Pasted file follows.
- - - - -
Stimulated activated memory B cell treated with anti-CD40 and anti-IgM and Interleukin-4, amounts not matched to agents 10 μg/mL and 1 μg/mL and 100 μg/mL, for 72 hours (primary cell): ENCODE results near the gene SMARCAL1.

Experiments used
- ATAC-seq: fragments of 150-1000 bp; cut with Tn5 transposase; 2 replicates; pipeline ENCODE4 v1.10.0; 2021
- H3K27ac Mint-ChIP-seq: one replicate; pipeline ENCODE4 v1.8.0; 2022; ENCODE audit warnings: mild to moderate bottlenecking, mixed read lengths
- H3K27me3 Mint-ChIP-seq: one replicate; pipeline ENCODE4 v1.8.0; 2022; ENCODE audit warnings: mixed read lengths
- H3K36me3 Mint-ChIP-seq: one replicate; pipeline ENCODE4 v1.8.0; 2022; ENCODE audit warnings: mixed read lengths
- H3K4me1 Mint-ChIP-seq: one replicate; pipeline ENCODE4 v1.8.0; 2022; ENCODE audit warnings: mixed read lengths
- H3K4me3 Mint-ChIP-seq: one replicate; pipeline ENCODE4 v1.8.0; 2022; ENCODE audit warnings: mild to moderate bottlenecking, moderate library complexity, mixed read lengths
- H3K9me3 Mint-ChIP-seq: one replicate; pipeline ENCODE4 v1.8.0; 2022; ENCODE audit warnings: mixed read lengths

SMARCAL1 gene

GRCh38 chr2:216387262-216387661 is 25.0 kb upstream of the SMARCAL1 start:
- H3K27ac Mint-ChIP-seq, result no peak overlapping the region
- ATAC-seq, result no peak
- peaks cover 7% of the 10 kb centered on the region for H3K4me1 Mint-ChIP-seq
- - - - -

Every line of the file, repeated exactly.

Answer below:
Stimulated activated memory B cell treated with anti-CD40 and anti-IgM and Interleukin-4, amounts not matched to agents 10 μg/mL and 1 μg/mL and 100 μg/mL, for 72 hours (primary cell): ENCODE results near the gene SMARCAL1.

Experiments used
- ATAC-seq: fragments of 150-1000 bp; cut with Tn5 transposase; 2 replicates; pipeline ENCODE4 v1.10.0; 2021
- H3K27ac Mint-ChIP-seq: one replicate; pipeline ENCODE4 v1.8.0; 2022; ENCODE audit warnings: mild to moderate bottlenecking, mixed read lengths
- H3K27me3 Mint-ChIP-seq: one replicate; pipeline ENCODE4 v1.8.0; 2022; ENCODE audit warnings: mixed read lengths
- H3K36me3 Mint-ChIP-seq: one replicate; pipeline ENCODE4 v1.8.0; 2022; ENCODE audit warnings: mixed read lengths
- H3K4me1 Mint-ChIP-seq: one replicate; pipeline ENCODE4 v1.8.0; 2022; ENCODE audit warnings: mixed read lengths
- H3K4me3 Mint-ChIP-seq: one replicate; pipeline ENCODE4 v1.8.0; 2022; ENCODE audit warnings: mild to moderate bottlenecking, moderate library complexity, mixed read lengths
- H3K9me3 Mint-ChIP-seq: one replicate; pipeline ENCODE4 v1.8.0; 2022; ENCODE audit warnings: mixed read lengths

SMARCAL1 gene

GRCh38 chr2:216387262-216387661 is 25.0 kb upstream of the SMARCAL1 start:
- H3K27ac Mint-ChIP-seq, result no peak overlapping the region
- ATAC-seq, result no peak
- peaks cover 7% of the 10 kb centered on the region for H3K4me1 Mint-ChIP-seq